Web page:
Thursday, May 28, 2015

Review - Ardbeg Perpetuum

The annual release for Ardbeg Day at the Islay Festival always creates a big stir amongst the whisky community each year. This year's bottling is named Perpetuum, which means 'forever' or 'ongoing' in Latin, and kicks off the distillery's 200th anniversary celebrations.  The Perpetuum has been created by Dr. Bill Lumsden and he has taken inspiration from the different styles of Ardbeg that have been made over the past two centuries.  The final whisky contains a mix of different ages and casks, including a small amount of the oldest Ardbeg malt currently available.

The Ardbeg distillery is located on the south eastern coast of the famous Scottish whisky producing island of Islay. It was founded in 1815 by John MacDougall, although records show a distillery operating on the site as far back as 1794. Its recent history was slightly chequered - there was no production between 1982 and 1987, or for the majority of 1996 and 1997 - until Moet Hennessey (LVMH), the current owners, took over in 1997. Since then, their range of single malts has built up a cult following amongst whisky drinkers across the world.  Ardbeg is small with just one million litres of spirit produced a year.  It also boasts an award-winning visitor centre and cafe.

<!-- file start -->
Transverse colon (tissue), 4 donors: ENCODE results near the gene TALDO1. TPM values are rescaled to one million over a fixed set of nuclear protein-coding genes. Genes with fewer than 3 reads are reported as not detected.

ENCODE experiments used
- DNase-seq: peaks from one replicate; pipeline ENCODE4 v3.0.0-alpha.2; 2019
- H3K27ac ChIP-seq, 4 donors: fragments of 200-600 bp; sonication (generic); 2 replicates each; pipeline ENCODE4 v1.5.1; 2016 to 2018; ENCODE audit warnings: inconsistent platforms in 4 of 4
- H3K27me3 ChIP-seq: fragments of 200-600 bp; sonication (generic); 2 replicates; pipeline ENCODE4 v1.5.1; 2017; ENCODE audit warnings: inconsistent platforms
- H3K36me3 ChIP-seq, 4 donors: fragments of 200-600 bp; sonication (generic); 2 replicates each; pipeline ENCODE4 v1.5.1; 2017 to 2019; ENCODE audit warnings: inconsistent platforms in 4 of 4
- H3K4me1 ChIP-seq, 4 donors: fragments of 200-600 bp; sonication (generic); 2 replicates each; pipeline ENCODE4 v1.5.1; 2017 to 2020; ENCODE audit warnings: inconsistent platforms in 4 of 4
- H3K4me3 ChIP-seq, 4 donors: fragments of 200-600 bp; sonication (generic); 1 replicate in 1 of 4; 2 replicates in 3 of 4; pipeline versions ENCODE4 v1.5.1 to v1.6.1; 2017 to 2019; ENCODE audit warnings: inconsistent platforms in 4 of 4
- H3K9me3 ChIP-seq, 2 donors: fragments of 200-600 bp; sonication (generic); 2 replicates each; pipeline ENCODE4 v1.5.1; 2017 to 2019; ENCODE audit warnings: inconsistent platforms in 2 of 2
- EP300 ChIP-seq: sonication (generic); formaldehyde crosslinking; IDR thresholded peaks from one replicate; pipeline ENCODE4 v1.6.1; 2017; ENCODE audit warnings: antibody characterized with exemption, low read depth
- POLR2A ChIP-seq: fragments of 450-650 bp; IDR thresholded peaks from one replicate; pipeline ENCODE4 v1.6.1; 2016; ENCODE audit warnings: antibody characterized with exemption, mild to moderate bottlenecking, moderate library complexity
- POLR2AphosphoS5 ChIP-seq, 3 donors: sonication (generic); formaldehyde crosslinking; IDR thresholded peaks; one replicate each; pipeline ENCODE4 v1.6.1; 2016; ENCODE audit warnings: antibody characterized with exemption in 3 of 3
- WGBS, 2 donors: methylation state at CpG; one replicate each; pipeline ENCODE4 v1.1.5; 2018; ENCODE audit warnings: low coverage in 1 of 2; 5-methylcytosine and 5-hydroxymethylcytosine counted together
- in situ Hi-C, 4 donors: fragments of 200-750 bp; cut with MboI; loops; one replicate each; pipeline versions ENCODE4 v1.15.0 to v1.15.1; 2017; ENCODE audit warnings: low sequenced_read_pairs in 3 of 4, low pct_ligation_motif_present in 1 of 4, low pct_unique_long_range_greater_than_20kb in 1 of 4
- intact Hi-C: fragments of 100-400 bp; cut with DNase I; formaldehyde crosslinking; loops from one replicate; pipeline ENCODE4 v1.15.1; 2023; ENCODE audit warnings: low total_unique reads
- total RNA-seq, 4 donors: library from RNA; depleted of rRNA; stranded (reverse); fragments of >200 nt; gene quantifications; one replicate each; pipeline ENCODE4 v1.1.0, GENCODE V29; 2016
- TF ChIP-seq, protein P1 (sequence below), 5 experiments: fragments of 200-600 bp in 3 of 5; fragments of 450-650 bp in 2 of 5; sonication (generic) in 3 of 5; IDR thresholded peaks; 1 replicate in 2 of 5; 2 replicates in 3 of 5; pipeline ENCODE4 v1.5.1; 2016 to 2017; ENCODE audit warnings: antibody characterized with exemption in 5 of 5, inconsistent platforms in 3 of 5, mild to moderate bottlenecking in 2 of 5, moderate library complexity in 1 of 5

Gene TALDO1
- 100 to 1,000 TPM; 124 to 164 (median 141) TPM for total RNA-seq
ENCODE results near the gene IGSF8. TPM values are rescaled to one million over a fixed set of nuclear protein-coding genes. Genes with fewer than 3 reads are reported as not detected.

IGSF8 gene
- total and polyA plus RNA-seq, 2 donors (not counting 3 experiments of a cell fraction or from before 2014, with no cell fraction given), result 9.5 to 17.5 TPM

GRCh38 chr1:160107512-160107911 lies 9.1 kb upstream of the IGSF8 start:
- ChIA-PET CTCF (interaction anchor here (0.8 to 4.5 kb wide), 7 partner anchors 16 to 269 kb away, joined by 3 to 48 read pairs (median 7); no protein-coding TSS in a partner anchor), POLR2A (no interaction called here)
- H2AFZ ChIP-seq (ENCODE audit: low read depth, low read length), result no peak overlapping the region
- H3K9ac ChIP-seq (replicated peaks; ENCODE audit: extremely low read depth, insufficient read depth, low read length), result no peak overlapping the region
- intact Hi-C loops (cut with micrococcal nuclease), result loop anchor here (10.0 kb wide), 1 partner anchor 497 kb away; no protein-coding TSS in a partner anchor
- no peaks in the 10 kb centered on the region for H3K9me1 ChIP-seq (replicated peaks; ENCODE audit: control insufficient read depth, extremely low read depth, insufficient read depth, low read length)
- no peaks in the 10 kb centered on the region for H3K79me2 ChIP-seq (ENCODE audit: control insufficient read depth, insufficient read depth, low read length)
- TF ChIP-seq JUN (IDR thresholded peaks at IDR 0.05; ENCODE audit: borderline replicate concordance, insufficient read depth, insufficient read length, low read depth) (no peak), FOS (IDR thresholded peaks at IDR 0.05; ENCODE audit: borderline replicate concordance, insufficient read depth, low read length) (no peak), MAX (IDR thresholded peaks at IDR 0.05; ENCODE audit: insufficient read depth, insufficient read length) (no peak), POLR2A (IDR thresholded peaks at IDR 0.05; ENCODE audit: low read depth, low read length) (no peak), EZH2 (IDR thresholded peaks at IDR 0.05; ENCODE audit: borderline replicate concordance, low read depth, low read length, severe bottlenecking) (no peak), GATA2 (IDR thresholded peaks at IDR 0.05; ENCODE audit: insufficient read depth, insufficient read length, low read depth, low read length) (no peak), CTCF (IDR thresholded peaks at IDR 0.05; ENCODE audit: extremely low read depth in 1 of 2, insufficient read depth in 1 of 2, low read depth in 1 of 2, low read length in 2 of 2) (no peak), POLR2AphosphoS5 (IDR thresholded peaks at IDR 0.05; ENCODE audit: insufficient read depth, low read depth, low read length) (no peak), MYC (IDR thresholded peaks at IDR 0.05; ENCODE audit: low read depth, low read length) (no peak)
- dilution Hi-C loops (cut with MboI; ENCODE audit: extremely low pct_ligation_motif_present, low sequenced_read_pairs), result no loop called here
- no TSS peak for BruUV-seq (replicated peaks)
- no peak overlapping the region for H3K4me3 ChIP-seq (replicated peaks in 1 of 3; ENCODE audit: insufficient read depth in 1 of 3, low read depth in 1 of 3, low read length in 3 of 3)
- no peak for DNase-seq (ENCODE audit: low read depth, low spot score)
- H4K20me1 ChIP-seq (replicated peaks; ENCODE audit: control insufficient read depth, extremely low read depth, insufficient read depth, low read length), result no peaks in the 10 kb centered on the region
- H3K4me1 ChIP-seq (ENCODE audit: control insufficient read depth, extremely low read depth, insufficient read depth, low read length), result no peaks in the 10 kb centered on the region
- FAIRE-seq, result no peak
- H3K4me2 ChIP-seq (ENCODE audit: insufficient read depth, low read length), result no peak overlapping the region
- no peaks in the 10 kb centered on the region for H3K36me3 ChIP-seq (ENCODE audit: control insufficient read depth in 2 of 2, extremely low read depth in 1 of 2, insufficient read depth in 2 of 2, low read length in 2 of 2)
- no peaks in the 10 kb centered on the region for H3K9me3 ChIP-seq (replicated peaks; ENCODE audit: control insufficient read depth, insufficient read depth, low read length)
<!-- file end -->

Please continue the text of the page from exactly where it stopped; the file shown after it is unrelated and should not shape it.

Perpetuum is bottled at 47.4% ABV and is non chill-filtered.  It is available to purchase now for Ardbeg Committee members via their website. If you are not a member already, then it is free to join via  Alternatively, it will be available on Ardbeg Day (May 30) from the distillery and at Ardbeg Embassies.  From June 13, it will be available from other selected specialist whisky retailers.  The cost is £85 per bottle.

Our tasting notes
The colour is golden yellow and the nose is packed with hard-hitting aromas.  There is plenty of acrid, sooty peat smoke and it takes some persistence to get beyond that.  As the smoke softens, further aromas of honey, white chocolate, vanilla and a whiff of ginger, cloves and something savoury and leathery.

On the palate this follows a similar path and has an oily, mouth coating quality.  The acrid bitumen/tar peat smoke dominates initially and has a warm chilli-like peppery edge.  This becomes more sooty and ashy with time.  As the smoke begins to fade and settle, the savoury note detected on the nose comes through.  This again has a leathery and slightly meaty feel to it.  Underneath are notes of golden syrup, crisp green apples, coal tar soap and a distinct and welcome sweetness that is most reminiscent of icing sugar. 

The finish is very long and the peat smoke lingers for ages.  This smokiness begins in a very acrid way, like on the nose and palate, but again evolves to become softer and less bitter.  This allows the honey and apple notes to come through, along with a lasting malty element.

What's the verdict?
This is another interesting whisky that has joined Ardbeg's annual releases.  Those who are heavily in to their peaty whiskies will love it, everyone else may find it a bit of a challenge.  The intense and acrid nature of the peat creates a mouth watering bitterness and dryness.  This threatens to overpower everything before it is reigned in and balanced by the honey-like sweetness and green fruity notes.  Good, peaty and strong - grab one while you can if you are a fan.

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